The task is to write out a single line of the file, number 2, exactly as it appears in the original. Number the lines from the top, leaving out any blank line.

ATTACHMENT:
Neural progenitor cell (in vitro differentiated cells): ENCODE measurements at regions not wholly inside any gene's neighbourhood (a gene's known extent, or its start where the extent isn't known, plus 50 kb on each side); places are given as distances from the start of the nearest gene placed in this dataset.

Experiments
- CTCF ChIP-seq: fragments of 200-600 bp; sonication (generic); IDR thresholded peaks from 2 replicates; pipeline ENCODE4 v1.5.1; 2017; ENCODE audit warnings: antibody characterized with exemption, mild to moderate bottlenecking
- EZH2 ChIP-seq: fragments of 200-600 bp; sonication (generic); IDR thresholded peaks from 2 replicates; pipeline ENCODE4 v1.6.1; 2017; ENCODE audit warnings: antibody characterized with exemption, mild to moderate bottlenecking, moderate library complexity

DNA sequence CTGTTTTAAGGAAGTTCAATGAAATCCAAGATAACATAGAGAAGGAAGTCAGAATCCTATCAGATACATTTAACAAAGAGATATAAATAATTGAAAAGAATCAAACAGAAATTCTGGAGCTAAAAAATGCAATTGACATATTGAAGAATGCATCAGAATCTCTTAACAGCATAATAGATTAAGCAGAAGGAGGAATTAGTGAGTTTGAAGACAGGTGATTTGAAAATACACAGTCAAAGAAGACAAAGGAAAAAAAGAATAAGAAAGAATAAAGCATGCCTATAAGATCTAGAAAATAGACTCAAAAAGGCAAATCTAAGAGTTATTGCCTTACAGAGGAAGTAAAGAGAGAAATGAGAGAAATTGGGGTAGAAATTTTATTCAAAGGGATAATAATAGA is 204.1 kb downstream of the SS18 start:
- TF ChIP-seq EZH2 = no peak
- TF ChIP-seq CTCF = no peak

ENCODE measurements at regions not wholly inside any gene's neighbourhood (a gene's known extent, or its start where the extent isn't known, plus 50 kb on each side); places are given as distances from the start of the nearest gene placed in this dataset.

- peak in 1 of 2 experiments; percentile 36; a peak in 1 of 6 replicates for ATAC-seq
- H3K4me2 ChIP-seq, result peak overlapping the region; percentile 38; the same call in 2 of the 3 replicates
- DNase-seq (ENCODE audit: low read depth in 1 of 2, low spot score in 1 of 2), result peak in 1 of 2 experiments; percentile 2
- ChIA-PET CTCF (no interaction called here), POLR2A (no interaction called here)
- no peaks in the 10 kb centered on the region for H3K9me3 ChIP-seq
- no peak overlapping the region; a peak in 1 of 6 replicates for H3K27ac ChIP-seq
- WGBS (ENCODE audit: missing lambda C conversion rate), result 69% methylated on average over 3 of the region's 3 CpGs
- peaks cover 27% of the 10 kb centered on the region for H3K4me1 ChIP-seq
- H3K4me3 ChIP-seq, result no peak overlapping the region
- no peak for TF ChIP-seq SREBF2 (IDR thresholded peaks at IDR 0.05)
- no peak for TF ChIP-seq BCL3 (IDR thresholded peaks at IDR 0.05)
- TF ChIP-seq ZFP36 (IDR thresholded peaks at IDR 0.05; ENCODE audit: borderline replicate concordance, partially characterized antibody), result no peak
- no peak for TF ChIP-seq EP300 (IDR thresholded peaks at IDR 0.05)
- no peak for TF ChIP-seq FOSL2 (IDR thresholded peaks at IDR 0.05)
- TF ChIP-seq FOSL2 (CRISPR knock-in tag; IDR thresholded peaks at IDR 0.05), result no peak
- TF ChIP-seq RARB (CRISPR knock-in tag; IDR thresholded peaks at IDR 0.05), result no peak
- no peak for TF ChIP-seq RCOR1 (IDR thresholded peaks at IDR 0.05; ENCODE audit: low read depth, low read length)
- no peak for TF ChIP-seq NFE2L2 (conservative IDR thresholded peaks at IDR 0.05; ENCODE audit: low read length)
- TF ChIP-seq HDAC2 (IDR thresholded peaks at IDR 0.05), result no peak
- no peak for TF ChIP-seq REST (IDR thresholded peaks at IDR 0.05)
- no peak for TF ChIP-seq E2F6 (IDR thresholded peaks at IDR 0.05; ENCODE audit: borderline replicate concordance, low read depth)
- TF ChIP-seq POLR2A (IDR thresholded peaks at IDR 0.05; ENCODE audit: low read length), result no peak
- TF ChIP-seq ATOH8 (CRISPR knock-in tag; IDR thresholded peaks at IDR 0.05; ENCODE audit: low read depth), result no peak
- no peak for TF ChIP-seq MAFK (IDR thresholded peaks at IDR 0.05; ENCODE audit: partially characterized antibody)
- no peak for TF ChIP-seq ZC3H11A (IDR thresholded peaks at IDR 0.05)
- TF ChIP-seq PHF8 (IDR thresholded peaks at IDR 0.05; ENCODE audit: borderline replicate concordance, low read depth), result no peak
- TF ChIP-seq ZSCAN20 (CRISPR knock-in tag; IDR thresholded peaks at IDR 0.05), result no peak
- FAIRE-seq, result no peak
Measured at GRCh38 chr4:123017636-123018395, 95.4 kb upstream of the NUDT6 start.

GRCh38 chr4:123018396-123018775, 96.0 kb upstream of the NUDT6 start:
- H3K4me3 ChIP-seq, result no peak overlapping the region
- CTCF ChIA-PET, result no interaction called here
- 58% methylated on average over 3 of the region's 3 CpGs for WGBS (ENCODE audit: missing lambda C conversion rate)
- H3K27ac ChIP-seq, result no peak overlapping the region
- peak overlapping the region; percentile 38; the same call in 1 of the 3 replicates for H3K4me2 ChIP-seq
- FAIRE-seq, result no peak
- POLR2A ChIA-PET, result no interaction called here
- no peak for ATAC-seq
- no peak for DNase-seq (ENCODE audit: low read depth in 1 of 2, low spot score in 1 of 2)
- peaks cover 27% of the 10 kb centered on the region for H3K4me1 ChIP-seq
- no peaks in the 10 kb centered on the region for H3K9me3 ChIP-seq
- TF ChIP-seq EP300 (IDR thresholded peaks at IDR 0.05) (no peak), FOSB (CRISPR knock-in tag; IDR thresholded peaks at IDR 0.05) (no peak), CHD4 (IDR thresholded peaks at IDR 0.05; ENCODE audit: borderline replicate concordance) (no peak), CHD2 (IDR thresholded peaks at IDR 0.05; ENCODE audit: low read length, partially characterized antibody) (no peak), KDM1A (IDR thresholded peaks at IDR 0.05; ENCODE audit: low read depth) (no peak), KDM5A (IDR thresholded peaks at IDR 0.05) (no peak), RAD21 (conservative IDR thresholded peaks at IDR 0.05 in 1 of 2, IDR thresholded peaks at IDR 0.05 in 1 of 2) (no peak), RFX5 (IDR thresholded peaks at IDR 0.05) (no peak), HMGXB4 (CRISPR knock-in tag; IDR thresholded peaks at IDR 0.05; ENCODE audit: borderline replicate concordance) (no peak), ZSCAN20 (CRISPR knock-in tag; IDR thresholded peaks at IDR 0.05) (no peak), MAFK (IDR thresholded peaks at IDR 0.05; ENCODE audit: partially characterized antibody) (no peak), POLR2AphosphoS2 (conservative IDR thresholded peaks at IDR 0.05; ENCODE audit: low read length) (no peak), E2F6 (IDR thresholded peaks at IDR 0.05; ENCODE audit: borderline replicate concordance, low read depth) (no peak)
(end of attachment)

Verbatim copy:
Experiments